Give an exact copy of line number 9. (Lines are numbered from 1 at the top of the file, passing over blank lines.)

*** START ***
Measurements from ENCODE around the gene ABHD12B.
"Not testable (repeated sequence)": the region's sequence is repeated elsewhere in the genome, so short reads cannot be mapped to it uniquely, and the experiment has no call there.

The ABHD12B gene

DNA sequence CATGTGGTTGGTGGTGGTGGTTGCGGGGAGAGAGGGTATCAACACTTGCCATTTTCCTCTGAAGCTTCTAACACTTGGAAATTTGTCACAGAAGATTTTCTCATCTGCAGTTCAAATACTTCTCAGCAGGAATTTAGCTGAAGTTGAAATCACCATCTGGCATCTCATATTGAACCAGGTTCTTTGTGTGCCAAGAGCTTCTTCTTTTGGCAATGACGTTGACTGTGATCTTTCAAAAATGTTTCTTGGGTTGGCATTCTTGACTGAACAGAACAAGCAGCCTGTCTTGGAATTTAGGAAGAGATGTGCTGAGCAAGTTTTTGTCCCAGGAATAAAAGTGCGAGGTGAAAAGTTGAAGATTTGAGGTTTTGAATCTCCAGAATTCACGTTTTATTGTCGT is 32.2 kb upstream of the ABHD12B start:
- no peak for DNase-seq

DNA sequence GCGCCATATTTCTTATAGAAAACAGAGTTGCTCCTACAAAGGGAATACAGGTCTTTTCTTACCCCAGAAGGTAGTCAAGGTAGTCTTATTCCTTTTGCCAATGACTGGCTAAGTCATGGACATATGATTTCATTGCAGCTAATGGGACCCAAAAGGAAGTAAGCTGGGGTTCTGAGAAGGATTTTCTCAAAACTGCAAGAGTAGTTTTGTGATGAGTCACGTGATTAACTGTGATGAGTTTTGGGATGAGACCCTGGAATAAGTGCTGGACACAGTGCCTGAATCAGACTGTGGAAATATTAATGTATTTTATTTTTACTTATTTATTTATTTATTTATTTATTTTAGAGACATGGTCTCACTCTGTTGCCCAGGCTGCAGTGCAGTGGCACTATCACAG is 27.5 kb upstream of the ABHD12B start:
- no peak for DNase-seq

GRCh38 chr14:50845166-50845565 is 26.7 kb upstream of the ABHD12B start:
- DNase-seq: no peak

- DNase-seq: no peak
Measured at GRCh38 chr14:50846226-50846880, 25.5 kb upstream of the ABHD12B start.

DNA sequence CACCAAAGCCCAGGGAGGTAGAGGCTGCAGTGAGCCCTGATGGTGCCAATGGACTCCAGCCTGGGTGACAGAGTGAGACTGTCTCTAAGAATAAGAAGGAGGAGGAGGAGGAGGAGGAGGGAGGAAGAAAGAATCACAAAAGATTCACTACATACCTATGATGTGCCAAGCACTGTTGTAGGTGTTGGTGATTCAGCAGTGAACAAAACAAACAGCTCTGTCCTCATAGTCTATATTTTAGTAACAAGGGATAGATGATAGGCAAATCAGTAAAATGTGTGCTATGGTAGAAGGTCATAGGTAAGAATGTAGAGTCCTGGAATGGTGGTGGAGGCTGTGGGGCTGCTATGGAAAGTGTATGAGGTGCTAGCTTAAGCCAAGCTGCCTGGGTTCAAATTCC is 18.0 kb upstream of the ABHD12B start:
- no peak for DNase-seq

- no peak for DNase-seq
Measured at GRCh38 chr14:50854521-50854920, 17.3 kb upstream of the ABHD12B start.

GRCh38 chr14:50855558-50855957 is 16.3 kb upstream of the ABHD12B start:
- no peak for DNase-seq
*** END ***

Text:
- DNase-seq: no peak